When Diane Kahn and her husband moved to southern California three years ago, she was introduced to the self-serve frozen yogurt craze.
Places such as Yogurtland offered frozen yogurt your way. You could fill a bowl with whatever combination of frozen flavor you like and top it with anything from fresh fruit to chunks of candy bar. The people loved it. "These stores were on every corner," Kahn said. "I had never seen anything like it."
Deciding California wasn't for them, they ended up returning to Savannah. But they brought the concept with them. They opened Lovin' Spoons on the south side of Savannah in 2010. At about the same time, a similar self-serve place called La Berry opened. But the market on the cool treats heated up. In two years, Kahn has counted five others like them that have opened.
A Lovin' Spoons franchise opened in Bluffton near Kroger this year. Within five months, three more shops started selling self-serve frozen yogurt in southern Beaufort County.
The fro-yo invasion has spread to the Lowcountry. And there might not be an end in sight.
GROWING TRENDFrozen yogurt has been popular for decades, starting with the rapid growth of TCBY in the '80s. The self-serve concept is a more recent development. The second-wave of fro-yo began in 2005 when Pinkberry established itself in California and became a hotspot for Hollywood starlets. Frozen yogurt again became the "in" thing. Similar stores started the self-serve idea, offering cups and charging by the ounce.
The idea started to spread across the country. Cheryl Kippel first came across a self-serve store in Charleston. The owner of three local retail stores felt there was a need for something similar on Hilton Head Island. She opened Watusi about a month ago on Pope Avenue. She expanded on the idea to make it a family-friendly deli and breakfast spot.
"Hilton Head was missing a nice, comfortable place -- a gathering spot," she said. "It can be a place kids can come after school and do their homework."
At about the same time, the Coligny area beach-side shop Surf's Up started selling self-serve fro-yo along with its boogie boards and bikinis. A Josie's frozen yogurt shop also is opening in the Best Buy Shopping Center in Bluffton.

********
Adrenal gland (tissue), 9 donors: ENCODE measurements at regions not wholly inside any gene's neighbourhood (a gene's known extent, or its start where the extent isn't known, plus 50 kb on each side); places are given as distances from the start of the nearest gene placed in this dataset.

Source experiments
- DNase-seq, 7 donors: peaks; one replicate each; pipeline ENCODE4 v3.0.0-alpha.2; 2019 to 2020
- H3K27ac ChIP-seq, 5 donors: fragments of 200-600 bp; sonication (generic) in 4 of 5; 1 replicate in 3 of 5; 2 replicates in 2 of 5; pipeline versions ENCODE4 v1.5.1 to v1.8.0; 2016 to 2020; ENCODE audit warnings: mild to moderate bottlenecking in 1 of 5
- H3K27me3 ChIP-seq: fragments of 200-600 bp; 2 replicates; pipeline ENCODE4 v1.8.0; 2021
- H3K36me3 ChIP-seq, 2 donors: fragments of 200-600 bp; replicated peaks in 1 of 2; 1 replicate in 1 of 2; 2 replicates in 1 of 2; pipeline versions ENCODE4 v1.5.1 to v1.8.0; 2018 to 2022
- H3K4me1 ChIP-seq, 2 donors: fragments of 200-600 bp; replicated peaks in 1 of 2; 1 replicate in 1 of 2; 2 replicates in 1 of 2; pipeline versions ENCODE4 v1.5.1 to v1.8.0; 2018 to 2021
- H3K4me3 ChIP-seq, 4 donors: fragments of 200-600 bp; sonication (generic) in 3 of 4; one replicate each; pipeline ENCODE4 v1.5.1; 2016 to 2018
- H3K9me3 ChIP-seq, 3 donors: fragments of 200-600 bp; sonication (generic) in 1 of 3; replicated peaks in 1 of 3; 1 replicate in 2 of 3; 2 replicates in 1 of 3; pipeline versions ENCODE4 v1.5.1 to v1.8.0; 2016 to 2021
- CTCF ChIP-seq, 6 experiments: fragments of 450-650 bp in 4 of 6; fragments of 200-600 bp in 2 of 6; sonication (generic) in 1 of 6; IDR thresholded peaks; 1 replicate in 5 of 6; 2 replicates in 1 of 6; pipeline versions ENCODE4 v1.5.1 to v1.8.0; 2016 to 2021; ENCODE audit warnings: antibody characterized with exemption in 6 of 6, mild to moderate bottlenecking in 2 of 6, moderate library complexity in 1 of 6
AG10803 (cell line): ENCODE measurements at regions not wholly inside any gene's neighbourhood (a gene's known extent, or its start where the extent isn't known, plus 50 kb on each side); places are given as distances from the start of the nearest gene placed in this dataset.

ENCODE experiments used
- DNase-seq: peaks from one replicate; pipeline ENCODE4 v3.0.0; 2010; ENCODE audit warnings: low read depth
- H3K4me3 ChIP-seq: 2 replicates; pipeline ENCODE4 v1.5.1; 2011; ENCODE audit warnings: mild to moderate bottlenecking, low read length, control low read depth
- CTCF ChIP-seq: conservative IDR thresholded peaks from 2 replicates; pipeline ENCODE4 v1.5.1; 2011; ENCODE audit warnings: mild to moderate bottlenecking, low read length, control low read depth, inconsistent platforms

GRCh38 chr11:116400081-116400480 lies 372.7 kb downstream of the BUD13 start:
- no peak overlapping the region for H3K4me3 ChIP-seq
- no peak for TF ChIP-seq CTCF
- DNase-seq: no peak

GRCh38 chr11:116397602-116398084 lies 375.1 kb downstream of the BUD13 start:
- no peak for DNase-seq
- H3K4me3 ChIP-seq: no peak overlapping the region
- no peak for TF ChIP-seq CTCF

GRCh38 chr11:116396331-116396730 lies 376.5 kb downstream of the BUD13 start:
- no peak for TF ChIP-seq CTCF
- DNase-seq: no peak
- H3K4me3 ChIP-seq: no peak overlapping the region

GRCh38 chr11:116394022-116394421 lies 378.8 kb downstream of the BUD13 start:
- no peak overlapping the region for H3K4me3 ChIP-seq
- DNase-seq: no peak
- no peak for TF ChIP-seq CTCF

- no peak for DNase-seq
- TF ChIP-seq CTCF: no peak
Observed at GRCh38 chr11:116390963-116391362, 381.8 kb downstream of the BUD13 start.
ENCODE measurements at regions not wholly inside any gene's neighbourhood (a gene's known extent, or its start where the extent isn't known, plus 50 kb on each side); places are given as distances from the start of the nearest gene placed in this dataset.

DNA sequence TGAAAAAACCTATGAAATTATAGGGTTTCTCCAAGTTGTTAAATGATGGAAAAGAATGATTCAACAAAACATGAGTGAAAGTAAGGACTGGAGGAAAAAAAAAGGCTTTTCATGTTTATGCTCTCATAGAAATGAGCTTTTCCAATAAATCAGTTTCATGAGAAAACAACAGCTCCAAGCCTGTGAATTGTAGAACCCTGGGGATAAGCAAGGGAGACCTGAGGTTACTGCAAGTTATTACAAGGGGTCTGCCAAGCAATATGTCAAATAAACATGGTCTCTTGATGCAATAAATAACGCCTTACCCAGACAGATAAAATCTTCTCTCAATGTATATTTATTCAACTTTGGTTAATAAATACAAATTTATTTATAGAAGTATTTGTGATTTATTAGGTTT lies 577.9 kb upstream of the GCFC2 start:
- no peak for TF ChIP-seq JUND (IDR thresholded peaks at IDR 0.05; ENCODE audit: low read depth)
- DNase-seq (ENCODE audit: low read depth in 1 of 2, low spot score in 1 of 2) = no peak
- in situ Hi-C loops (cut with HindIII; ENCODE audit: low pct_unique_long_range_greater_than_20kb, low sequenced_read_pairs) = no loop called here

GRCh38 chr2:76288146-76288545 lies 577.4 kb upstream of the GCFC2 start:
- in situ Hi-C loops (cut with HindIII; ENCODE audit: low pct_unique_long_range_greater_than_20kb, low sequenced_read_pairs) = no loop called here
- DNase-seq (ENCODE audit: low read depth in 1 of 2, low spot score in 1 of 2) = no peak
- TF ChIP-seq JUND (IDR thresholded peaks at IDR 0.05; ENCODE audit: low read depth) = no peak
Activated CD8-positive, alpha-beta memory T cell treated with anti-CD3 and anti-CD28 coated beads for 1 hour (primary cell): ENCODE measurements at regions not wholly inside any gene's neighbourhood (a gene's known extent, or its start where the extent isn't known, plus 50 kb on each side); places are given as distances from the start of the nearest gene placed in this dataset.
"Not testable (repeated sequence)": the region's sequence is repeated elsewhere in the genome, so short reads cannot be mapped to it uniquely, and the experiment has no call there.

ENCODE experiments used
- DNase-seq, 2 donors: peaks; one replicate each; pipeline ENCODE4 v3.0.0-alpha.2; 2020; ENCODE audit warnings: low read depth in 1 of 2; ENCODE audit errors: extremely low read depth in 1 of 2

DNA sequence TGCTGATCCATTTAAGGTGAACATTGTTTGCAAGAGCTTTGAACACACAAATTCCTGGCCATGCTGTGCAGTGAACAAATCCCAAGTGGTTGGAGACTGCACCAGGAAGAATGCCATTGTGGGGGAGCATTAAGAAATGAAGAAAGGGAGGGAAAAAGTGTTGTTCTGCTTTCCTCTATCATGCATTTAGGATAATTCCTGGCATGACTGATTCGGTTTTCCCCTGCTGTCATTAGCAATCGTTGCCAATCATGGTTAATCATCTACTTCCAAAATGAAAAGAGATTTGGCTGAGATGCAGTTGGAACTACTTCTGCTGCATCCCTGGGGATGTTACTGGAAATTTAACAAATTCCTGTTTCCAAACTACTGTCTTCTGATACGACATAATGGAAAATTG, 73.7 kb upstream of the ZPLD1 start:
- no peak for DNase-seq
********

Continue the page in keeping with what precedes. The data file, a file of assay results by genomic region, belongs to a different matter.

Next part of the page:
To the fro-yo shop owner, it's not just a place that sells ice cream. There's entertainment value to it -- a hands-on element that appeals to kids. The sentiment appeals to health-conscious parents, too. Frozen yogurt is touted as healthier than ice cream -- and can be with its no-sugar-added, fat-free varieties -- but a fro-yo mountain of chopped up Snickers, hot fudge and sprinkles certainly isn't the healthy choice. Therein lies the beauty, owners say.
"You can make it what you want," Kippel said. "It can be as healthy as you want. It can cost $2 or $6. It's up to you."
HERE TO STAY?
But will customers always want it their way? The faster trends rise, the faster they tend to fall. Sales of frozen yogurt have increased about 6 percent a year since 2006, according to industry publications. The question now lies in oversaturation. Kahn said she's preparing for the point when interest cools off and fro-yo shops either go out of business or start getting bought up by larger franchises.
"I do think the concept is here to stay," she said. "We feel it has legs. But I do think there will be a shake out."
Kahn has tried to forge a specific identity with her shops to stand out. Lovin' Spoons has a groovy '60s vibe with psychedelia on the walls and memorable pop songs playing on the radio.
"We felt like a lot of these were interchangeable," she said. "We wanted ours to have a vibe to it."
When deciding to open her shop, Kippel saw a perfect meld of two ideas in self-serve frozen yogurt -- family fun and healthy eating. Tourists will always need fun things to do, and it's even better if that fun is healthy.
"The way everything is going is toward healthy food," she said. "Frozen yogurt won't go away."